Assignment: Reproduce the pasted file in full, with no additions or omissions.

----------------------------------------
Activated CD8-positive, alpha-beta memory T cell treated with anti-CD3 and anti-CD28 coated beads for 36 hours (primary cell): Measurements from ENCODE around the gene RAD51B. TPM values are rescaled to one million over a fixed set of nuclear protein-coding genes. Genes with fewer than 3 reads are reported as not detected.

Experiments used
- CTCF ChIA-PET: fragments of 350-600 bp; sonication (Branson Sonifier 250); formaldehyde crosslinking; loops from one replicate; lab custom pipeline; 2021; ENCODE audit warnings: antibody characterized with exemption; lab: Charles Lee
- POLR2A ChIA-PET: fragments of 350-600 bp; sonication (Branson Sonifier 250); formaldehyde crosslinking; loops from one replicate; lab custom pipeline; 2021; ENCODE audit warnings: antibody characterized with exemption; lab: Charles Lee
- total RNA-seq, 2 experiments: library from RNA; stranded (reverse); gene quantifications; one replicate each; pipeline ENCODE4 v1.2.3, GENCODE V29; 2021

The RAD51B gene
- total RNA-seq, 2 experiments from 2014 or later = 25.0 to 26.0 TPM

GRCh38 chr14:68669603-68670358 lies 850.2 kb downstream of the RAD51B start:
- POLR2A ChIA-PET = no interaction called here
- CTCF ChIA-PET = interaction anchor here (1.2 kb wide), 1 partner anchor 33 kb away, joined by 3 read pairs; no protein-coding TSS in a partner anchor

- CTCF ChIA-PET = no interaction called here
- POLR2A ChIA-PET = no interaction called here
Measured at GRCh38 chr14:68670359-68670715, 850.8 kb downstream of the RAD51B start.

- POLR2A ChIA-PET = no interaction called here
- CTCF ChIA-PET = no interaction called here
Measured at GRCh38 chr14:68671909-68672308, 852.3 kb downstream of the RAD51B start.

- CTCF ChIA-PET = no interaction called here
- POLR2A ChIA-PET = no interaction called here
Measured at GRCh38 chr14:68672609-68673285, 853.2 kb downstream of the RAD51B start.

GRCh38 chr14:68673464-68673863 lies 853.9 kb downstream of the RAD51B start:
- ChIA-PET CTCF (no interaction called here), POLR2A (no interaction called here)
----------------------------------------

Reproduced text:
Activated CD8-positive, alpha-beta memory T cell treated with anti-CD3 and anti-CD28 coated beads for 36 hours (primary cell): Measurements from ENCODE around the gene RAD51B. TPM values are rescaled to one million over a fixed set of nuclear protein-coding genes. Genes with fewer than 3 reads are reported as not detected.

Experiments used
- CTCF ChIA-PET: fragments of 350-600 bp; sonication (Branson Sonifier 250); formaldehyde crosslinking; loops from one replicate; lab custom pipeline; 2021; ENCODE audit warnings: antibody characterized with exemption; lab: Charles Lee
- POLR2A ChIA-PET: fragments of 350-600 bp; sonication (Branson Sonifier 250); formaldehyde crosslinking; loops from one replicate; lab custom pipeline; 2021; ENCODE audit warnings: antibody characterized with exemption; lab: Charles Lee
- total RNA-seq, 2 experiments: library from RNA; stranded (reverse); gene quantifications; one replicate each; pipeline ENCODE4 v1.2.3, GENCODE V29; 2021

The RAD51B gene
- total RNA-seq, 2 experiments from 2014 or later = 25.0 to 26.0 TPM

GRCh38 chr14:68669603-68670358 lies 850.2 kb downstream of the RAD51B start:
- POLR2A ChIA-PET = no interaction called here
- CTCF ChIA-PET = interaction anchor here (1.2 kb wide), 1 partner anchor 33 kb away, joined by 3 read pairs; no protein-coding TSS in a partner anchor

- CTCF ChIA-PET = no interaction called here
- POLR2A ChIA-PET = no interaction called here
Measured at GRCh38 chr14:68670359-68670715, 850.8 kb downstream of the RAD51B start.

- POLR2A ChIA-PET = no interaction called here
- CTCF ChIA-PET = no interaction called here
Measured at GRCh38 chr14:68671909-68672308, 852.3 kb downstream of the RAD51B start.

- CTCF ChIA-PET = no interaction called here
- POLR2A ChIA-PET = no interaction called here
Measured at GRCh38 chr14:68672609-68673285, 853.2 kb downstream of the RAD51B start.

GRCh38 chr14:68673464-68673863 lies 853.9 kb downstream of the RAD51B start:
- ChIA-PET CTCF (no interaction called here), POLR2A (no interaction called here)